Researchers discovered live nematodes after collecting and thawing samples of permafrost material that had been frozen for 42,000 years (roundworms).
More than 300 frozen soil samples of various ages and places were dug out from the permafrost around the Arctic by a group of Russian biologists and brought back to their lab in Moscow for further examination. They then isolated two worms on Petri plates using a nutrient mixture at 20 degrees Celsius, in partnership with Princeton University (68 Fahrenheit). The roundworms began to move and feed after only a few weeks, according to Science Alert.
This is the new world record for the length of time an animal may be kept in cryogenic storage. Apart from exposing new endurance limitations, the discovery may also be advantageous in terms of conserving our own tissues. Doklady Biological Sciences reported the findings.
The two female worms were identified as Panagrolaimus detritophagus and Plectus parvus, respectively. The former was discovered 30 meters (100 feet) below in a ground squirrel burrow that had fallen in and froze about 32,000 years ago. The latter was obtained from a 3.5-metre-deep bore sample (about 11.5 feet). Carbon dating was utilized to assess the age of the sample, which was found to be around 42,000 years old.
Even the researchers concede that contamination cannot be completely ruled out. They do stress, however, that they followed stringent sterility standards, and that contamination of the samples was improbable because they originated from a syncryogenic permafrost, which means that freezing and sediment buildup occurs at the same time.
Furthermore, modern worms aren’t known for digging that far into permafrost, and seasonal thawing is restricted to about 80 cm (under 3 feet). When the region was at its hottest, roughly 9000 years ago, there was no sign of melting beyond 1.5 meters (5 feet).
All of this implies that we may be reasonably certain that these worms did indeed rise from their extraordinarily extended slumber.
They not only awoke, but they also cloned some additional family members! The researchers then cultivated these cloned worms independently, and they, too, flourished.
Nematodes, or roundworms, and their near relative, the tardigrade, have been known to tolerate exceedingly harsh environmental circumstances (tardigrades have been shown to survive even the vacuum of space). Some roundworms have been resurrected after being inactive for 30 to 39 years, but nothing on this magnitude has ever been seen before.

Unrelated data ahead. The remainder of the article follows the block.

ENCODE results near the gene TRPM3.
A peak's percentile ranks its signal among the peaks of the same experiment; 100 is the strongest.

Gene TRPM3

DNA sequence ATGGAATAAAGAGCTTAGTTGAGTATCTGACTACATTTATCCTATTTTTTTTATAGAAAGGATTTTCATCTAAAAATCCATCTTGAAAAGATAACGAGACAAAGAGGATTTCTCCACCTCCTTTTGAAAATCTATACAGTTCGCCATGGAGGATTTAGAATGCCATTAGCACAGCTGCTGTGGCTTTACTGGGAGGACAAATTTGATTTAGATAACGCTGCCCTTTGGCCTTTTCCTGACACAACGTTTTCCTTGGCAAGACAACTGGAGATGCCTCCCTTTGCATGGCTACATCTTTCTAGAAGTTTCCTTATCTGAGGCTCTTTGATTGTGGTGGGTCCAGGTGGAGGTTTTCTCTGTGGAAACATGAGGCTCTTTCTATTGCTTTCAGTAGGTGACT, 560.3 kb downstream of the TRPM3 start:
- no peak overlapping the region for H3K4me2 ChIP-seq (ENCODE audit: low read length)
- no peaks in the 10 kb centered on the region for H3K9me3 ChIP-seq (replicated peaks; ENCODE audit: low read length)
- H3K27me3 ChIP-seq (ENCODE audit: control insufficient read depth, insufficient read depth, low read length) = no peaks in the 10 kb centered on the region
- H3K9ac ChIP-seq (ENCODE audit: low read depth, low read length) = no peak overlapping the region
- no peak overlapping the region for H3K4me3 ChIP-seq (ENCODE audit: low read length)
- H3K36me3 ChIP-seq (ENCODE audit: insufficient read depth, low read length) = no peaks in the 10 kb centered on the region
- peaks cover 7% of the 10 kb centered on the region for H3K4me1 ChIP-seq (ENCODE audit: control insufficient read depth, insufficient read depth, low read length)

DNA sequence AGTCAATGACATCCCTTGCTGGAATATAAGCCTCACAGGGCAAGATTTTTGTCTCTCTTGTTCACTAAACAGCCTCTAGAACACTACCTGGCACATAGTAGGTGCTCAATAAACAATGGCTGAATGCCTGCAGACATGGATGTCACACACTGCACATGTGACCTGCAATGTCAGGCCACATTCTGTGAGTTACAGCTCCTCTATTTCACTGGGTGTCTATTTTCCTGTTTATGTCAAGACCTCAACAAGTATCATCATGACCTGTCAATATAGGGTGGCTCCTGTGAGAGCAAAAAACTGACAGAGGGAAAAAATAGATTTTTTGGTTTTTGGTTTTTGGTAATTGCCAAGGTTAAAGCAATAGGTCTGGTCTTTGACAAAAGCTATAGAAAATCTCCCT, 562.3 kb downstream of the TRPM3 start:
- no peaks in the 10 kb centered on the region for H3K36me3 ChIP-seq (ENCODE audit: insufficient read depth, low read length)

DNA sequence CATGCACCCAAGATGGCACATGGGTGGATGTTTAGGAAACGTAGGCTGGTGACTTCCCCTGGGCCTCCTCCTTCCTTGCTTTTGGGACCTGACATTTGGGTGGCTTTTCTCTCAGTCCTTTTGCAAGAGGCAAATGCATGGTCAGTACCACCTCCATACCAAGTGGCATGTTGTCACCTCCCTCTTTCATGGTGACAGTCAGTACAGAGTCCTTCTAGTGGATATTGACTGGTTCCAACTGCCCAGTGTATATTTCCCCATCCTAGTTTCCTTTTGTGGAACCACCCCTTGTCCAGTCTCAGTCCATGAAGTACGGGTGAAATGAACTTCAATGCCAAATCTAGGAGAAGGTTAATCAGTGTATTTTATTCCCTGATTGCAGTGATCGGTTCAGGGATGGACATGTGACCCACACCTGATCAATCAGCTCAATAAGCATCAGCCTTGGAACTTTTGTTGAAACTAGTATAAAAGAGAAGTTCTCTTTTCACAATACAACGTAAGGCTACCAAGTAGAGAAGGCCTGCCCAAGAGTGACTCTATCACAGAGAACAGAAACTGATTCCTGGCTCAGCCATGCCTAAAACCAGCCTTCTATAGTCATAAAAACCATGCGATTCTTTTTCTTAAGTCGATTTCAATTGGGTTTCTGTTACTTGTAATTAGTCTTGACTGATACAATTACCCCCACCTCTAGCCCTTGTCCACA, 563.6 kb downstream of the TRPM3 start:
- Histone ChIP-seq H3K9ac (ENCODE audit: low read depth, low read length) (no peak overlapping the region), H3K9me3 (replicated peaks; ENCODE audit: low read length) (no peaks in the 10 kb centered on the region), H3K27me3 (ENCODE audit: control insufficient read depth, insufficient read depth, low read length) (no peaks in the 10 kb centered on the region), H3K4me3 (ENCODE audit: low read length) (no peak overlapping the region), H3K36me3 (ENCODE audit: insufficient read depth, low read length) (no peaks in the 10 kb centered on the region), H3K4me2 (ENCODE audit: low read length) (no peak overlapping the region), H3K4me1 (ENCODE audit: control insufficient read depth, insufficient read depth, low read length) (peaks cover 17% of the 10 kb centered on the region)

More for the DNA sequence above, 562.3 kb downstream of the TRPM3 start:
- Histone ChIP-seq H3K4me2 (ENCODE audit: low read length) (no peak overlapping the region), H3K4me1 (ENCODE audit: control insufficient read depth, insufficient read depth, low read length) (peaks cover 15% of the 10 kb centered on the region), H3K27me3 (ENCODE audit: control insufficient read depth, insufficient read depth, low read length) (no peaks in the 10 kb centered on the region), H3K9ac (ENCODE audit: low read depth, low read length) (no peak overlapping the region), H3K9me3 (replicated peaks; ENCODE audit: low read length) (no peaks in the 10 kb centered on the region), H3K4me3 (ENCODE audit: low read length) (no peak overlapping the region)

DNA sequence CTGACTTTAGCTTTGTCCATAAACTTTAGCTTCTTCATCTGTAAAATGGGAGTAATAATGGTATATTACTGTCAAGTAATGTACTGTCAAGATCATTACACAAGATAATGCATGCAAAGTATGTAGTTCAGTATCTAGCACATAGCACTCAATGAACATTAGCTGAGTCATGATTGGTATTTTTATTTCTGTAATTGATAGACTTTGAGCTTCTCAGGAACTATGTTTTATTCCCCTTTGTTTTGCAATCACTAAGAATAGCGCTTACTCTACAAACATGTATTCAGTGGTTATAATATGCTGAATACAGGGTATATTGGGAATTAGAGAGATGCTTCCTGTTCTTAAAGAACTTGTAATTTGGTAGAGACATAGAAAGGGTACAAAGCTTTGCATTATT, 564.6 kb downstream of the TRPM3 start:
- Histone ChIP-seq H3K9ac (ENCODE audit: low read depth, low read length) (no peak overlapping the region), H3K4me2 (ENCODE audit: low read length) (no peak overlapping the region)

The discovery of organisms that can remain dormant for tens of thousands of years is a remarkable achievement. Over millennia, learning more about their molecular processes for limiting ice damage and resisting the ravages of oxidation on DNA might pave the path for improved cryopreservation technology.
The researchers wrote in their paper, “It is evident that this capacity shows that Pleistocene nematodes have certain adaptation processes that may be of scientific and practical value for allied disciplines of science, such as cryomedicine, cryobiology, and astrobiology.”
Unfortunately, the discoveries also have a darker aspect to them. Since the permafrost – the permanently frozen earth of northern regions – began to thaw as the Earth warmed, there have been fears that hazardous viruses trapped in deep freeze for millennia might be released. Although nematodes are unlikely to represent a significant threat, their persistence shows that a wide range of creatures — from bacteria to mammals, plants to fungus – might make a comeback after a lengthy absence.
And we can only speculate on what it might entail for the ecosystems around us, and for us inside them.
In Siberia’s vanishing iceland, we can only hope that a few sleepy worms are all we have to worry about.